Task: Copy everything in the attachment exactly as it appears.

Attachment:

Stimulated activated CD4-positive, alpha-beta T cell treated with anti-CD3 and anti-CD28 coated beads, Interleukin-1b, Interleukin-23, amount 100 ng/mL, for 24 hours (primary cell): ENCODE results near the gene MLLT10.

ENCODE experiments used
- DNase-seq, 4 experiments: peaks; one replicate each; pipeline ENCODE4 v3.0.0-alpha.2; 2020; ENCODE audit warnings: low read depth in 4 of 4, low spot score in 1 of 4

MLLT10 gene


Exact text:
Stimulated activated CD4-positive, alpha-beta T cell treated with anti-CD3 and anti-CD28 coated beads, Interleukin-1b, Interleukin-23, amount 100 ng/mL, for 24 hours (primary cell): ENCODE results near the gene MLLT10.

ENCODE experiments used
- DNase-seq, 4 experiments: peaks; one replicate each; pipeline ENCODE4 v3.0.0-alpha.2; 2020; ENCODE audit warnings: low read depth in 4 of 4, low spot score in 1 of 4

MLLT10 gene